Leaving Himself Some Room

 | Sep 22, 2011 | 3:30 PM EDT  | Comments
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The Federal Reserve decision yesterday was pretty close what I discussed in my column on the matter last week. The Fed had two variables to solve for: duration and balance sheet size. Chairman Bernanke chose wisely, and probably necessarily, to solve for duration this time, leaving himself room to expand the balance sheet again in the future. As such, questions about what securities the Fed can and will hold have been answered.  

But the Fed also chose to act on a smaller scale than what the markets had expected. This provides insight into what the Fed is setting up for in the future.

The first round of quantitative easing involved around $1.5 trillion, the second around $600 billion, and QE3 was some $400 billion. The markets wanted something bigger than QE2 -- and they'll probably get it before next June, when this round is due to be completed.

In other words, the best way to think about yesterday's announcement was that it was QE3.1: solve for duration. QE3.2 will shift back to expanding the balance sheet. Because the Fed came in under market expectations this time, they'll have room to do so.

In short, the Fed's move yesterday was a smart one. I'll comment more in the future on monetary policy, but will conclude here with this: I expect the Fed's balance sheet will be at least doubled from its current size before that process has been completed.    

Form Before Function

Europe, should it collectively wish to do so, has the financial and economic capability to solve the issues they are facing, and to hold together the eurozone and currency. The problem faced by European authorities of all kinds is that they appear to be very rigid in their thinking. They create rules and then attempt to abide by them strictly, even when they have broken down and are clearly not workable.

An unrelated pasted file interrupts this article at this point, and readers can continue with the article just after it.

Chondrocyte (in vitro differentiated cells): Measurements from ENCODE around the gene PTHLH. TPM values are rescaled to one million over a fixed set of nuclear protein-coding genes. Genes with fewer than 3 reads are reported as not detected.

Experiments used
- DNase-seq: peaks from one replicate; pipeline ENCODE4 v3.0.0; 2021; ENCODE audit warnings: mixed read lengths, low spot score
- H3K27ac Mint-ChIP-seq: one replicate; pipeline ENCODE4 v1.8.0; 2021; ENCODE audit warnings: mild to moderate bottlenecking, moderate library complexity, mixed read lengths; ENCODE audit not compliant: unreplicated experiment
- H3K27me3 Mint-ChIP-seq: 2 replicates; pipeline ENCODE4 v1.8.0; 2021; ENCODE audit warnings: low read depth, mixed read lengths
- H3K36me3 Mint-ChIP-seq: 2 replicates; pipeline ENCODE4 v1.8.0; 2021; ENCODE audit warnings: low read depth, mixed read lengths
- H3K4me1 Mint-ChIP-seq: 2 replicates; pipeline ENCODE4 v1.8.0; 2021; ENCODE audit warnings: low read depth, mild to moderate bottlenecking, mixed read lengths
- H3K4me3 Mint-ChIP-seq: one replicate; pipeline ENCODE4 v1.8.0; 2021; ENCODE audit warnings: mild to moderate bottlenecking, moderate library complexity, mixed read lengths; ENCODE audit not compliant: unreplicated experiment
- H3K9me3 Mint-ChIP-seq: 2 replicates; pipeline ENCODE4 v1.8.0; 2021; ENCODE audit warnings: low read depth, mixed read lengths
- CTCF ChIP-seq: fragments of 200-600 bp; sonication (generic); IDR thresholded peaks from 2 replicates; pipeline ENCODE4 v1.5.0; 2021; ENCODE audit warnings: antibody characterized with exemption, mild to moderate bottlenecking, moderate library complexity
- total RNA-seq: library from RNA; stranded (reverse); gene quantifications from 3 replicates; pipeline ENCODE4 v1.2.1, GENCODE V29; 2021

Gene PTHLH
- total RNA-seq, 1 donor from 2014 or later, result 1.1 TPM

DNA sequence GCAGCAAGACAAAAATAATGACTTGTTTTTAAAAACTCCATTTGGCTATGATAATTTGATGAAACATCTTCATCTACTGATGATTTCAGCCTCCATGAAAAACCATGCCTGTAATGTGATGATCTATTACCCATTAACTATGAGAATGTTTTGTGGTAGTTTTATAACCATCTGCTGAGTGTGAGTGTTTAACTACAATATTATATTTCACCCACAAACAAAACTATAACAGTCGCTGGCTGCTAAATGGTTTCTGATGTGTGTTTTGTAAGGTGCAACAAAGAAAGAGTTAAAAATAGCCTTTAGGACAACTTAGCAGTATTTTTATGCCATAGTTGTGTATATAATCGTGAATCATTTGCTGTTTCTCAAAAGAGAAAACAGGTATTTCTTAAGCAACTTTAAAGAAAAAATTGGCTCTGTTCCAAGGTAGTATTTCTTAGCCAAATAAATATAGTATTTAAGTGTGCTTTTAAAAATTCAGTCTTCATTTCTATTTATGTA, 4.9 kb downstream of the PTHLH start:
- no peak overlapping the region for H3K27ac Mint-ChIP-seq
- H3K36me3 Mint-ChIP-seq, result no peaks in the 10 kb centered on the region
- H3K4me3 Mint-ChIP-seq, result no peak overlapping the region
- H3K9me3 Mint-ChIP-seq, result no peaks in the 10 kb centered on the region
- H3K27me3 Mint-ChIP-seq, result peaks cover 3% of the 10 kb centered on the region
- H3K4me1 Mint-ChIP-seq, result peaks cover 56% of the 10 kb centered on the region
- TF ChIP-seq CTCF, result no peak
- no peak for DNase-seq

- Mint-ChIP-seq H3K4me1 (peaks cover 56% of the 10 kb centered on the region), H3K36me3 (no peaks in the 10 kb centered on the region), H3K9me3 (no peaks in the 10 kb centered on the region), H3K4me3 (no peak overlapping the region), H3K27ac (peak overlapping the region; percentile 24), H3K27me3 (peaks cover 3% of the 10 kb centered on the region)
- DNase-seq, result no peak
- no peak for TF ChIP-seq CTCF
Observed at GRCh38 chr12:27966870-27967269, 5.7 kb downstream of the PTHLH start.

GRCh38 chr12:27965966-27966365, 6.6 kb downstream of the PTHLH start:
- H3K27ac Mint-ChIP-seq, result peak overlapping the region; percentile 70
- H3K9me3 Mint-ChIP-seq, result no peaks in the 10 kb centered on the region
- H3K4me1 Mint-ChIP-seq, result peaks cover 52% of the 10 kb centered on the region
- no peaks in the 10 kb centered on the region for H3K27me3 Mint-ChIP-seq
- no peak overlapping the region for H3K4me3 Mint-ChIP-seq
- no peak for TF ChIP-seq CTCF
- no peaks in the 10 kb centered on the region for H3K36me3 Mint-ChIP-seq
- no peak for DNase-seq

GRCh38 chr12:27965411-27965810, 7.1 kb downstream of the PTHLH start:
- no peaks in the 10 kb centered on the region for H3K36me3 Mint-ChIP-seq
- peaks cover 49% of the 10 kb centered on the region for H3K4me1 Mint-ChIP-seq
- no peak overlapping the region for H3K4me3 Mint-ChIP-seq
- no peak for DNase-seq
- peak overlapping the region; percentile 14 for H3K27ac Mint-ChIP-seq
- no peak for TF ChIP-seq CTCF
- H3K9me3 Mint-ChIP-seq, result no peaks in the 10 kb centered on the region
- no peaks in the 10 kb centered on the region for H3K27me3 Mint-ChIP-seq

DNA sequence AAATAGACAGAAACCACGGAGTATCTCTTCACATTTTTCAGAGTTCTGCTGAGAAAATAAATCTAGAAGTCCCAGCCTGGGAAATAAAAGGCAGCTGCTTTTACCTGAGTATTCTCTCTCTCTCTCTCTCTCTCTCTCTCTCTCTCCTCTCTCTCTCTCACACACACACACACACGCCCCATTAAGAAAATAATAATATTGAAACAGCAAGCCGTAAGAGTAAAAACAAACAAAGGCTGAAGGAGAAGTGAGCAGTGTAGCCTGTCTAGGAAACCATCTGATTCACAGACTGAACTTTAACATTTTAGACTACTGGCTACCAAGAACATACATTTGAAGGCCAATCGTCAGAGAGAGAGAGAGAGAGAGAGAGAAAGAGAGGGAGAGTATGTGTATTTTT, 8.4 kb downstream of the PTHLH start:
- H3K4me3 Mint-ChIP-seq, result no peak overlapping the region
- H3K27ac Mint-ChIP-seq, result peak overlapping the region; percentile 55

I wrote about this about a year and a half ago as the Greek crisis was building. The Stability and Growth Pact, and inflation-targeting systems for fiscal and monetary policy, are not viable and must be changed. I addressed this in the column above so I won't detail it here.

But that's just one component of the issue.

The principal reason that Europe's situation has reached its current state is that these governments have been, and continue to be, reactive to the growing problems. They are deluding themselves into believing that they can violate the existing operational agreements between countries, that this situation is temporary, and that the existing rules will eventually be enforced again. That is what has led to their current stresses.  

The European Central Bank has had to step in with essentially an open-ended promise of capital to the banks -- perpetual quantitative easing. This, of course, would be in direct violation of the ECB's mandate. The first thing that must be done is for the leadership in Berlin, Paris and Brussels to admit that the existing rules are broken and not workable. They don't have to create a new set of fiscal and monetary mandates immediately. They just need to admit these acts will be necessary after they've gotten this crisis under control. Once that has been acknowledged, the focus can become the immediately necessary corrective actions, a process already set in motion when the ECB provided capital.

There are only two ways out for the European collective. One is sovereign defaults and the possibility of a disbandment of the euro and the collective. The other is moving forward now with a fiscal union and the issuance of eurozone bonds. After 50 years of planning, it is far more probable that Europe will choose to move forward with a fiscal collective, rather than move backwards and disband.

Further, the ECB, in providing the necessary capital and debt, has essentially burned the bridges behind it. At some point -- hopefully very soon -- the leadership in Europe will realize that the costs of disbandment would be more costly than the costs of fiscal union, and this process will almost certainly involve the U.S. Fed, Treasury and International Monetary Fund.

Yes, along with fiscal union comes the loss of sovereignty. But that was always the plan anyway.

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